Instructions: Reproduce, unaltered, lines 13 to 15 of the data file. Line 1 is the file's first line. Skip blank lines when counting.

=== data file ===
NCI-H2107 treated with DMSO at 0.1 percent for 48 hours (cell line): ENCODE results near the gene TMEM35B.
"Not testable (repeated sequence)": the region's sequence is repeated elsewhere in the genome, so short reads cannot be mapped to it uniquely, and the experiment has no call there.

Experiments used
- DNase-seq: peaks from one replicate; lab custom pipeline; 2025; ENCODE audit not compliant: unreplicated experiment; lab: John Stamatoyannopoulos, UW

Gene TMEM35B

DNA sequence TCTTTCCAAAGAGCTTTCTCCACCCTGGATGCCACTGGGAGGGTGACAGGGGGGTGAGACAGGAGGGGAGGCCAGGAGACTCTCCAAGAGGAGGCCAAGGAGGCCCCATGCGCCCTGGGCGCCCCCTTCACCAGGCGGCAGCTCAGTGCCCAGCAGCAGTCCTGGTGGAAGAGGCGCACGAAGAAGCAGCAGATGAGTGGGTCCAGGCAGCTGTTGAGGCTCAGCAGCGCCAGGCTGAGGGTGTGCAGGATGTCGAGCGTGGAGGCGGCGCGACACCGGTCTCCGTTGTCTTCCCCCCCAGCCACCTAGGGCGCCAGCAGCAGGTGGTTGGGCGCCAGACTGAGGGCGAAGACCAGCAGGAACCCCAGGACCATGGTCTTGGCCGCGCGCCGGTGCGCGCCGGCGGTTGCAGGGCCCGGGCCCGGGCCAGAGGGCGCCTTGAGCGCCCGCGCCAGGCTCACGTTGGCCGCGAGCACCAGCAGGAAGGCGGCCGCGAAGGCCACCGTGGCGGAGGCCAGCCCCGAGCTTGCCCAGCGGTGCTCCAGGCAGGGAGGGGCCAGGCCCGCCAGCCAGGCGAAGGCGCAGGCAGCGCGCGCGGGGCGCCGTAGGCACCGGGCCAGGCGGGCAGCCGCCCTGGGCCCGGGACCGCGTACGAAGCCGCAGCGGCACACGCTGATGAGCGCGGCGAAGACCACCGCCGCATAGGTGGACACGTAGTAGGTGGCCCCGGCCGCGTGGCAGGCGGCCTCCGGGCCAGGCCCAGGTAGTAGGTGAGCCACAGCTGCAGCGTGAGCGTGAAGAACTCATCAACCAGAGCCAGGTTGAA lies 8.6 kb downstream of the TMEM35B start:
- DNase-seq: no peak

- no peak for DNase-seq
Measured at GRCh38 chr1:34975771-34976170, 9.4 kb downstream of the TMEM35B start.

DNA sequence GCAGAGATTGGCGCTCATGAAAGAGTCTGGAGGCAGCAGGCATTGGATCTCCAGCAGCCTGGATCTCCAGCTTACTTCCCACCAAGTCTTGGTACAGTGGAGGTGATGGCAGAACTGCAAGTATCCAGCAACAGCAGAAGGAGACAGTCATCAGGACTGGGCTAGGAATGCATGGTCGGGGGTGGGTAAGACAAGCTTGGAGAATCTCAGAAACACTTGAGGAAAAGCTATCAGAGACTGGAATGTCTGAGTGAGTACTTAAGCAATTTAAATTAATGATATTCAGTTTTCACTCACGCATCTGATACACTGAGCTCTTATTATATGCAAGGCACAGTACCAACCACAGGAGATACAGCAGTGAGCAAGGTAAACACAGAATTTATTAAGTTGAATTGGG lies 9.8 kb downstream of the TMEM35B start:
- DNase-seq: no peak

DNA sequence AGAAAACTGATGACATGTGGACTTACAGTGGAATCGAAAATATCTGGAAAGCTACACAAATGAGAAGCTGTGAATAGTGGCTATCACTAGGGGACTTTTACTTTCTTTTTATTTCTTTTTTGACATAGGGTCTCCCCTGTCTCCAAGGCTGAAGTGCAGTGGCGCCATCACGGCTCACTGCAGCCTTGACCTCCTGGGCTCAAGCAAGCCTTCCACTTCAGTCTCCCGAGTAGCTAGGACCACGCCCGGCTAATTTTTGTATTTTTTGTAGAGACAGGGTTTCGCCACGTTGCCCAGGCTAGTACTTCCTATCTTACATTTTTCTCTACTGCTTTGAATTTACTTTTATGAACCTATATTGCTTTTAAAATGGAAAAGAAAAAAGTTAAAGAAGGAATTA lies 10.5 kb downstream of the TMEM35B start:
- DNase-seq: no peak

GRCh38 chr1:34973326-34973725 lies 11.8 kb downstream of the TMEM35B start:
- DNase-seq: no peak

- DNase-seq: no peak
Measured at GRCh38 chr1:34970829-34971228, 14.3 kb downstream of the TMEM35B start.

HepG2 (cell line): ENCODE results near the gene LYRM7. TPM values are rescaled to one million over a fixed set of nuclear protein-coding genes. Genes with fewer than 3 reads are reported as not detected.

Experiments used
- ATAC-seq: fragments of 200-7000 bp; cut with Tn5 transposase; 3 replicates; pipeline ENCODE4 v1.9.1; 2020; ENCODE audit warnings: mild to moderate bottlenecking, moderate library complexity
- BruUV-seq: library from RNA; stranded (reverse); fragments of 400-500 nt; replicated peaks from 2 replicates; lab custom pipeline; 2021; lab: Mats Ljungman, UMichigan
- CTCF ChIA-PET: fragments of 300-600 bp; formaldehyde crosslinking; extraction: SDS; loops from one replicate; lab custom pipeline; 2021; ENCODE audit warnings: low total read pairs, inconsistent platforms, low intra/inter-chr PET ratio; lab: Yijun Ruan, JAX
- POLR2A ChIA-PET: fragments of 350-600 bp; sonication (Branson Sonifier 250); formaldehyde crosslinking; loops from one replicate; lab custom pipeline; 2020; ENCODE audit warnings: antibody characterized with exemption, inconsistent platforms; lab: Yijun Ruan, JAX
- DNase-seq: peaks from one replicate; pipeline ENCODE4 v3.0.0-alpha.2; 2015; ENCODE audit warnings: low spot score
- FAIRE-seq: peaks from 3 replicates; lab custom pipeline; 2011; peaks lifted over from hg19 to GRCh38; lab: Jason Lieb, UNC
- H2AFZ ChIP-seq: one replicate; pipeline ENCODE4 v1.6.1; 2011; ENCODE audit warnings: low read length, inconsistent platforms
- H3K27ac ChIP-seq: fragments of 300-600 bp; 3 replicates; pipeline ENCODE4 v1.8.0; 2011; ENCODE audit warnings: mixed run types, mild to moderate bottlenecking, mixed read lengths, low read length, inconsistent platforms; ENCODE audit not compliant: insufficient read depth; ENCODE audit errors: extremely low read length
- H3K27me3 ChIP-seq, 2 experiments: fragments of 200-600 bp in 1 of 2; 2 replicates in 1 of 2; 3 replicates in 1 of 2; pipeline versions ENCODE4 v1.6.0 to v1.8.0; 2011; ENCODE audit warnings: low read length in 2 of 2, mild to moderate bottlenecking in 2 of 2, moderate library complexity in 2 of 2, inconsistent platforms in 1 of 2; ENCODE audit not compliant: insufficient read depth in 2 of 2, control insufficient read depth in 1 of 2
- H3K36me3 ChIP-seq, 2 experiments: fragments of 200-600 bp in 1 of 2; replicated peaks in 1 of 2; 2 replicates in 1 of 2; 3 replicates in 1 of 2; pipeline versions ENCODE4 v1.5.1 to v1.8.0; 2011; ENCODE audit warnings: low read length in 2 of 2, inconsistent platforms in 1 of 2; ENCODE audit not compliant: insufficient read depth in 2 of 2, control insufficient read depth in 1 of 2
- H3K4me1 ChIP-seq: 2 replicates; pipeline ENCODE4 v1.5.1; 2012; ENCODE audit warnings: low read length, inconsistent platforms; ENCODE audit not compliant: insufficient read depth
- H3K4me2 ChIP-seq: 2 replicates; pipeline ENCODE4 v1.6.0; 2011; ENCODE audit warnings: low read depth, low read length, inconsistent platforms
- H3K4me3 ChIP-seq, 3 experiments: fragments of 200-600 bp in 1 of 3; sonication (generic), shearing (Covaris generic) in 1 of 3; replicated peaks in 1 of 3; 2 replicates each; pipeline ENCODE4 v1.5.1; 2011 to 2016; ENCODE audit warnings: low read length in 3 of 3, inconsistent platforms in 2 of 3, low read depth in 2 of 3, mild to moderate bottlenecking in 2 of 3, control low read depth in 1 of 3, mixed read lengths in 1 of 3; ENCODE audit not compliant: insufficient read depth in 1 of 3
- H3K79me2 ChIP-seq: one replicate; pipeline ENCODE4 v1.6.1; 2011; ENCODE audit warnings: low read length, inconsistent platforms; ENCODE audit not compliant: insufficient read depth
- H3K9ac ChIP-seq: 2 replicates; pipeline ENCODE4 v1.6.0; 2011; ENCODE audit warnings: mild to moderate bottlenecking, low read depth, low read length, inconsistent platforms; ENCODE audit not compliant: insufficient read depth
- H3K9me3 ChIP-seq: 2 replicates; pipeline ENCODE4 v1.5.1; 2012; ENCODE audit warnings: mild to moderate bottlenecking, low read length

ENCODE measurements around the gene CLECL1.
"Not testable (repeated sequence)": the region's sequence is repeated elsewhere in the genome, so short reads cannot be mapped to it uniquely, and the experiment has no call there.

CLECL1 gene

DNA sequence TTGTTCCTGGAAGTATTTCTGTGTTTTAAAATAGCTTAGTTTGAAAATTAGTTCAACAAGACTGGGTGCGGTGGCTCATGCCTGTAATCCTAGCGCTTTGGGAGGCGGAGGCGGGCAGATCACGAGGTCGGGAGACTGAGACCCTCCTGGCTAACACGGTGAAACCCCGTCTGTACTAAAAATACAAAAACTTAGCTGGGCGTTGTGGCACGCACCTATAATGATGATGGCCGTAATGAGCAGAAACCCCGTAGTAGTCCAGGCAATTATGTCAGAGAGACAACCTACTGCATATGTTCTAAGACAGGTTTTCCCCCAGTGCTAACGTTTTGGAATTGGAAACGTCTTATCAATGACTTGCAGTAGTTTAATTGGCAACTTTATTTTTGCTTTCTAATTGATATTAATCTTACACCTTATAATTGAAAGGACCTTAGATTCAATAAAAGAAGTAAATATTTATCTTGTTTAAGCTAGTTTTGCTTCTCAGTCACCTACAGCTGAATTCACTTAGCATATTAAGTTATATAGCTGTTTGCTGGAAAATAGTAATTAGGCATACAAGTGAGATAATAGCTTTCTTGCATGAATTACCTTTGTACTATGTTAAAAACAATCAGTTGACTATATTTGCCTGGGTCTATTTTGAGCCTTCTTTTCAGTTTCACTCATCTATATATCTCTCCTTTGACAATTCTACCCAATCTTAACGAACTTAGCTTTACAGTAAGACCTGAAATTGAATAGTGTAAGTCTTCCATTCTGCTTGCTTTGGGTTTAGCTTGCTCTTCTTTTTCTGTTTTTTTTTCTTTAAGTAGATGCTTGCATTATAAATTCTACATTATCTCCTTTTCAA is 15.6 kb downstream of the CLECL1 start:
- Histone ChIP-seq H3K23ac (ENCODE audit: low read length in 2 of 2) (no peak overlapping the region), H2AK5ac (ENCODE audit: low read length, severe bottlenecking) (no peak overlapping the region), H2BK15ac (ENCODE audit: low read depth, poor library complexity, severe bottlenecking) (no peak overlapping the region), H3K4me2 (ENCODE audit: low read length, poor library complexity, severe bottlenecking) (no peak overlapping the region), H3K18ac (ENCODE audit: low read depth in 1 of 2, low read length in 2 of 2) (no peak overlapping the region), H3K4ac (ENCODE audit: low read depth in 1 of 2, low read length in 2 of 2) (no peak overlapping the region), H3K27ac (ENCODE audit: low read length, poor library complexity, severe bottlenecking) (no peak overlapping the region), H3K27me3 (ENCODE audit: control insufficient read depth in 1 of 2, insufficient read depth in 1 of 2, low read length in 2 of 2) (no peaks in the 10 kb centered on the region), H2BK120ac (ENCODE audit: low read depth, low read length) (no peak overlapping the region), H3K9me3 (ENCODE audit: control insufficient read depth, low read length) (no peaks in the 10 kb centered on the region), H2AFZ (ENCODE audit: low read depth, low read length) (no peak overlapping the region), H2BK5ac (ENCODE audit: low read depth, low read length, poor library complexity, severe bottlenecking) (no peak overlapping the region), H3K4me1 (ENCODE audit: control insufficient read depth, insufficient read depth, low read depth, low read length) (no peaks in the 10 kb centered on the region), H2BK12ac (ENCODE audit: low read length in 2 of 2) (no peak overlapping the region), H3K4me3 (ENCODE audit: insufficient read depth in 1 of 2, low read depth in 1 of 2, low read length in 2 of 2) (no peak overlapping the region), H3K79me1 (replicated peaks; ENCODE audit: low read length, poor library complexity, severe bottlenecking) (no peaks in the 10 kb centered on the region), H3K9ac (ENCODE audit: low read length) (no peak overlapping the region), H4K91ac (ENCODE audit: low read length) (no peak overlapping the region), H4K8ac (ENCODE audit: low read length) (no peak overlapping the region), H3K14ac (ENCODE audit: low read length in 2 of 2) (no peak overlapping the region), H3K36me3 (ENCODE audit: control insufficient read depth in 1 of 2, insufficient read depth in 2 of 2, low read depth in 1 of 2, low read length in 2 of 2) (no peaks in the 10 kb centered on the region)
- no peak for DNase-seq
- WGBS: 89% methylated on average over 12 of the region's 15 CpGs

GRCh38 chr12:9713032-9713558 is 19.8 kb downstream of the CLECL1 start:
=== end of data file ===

- DNase-seq: no peak

GRCh38 chr1:34973326-34973725 lies 11.8 kb downstream of the TMEM35B start:
- DNase-seq: no peak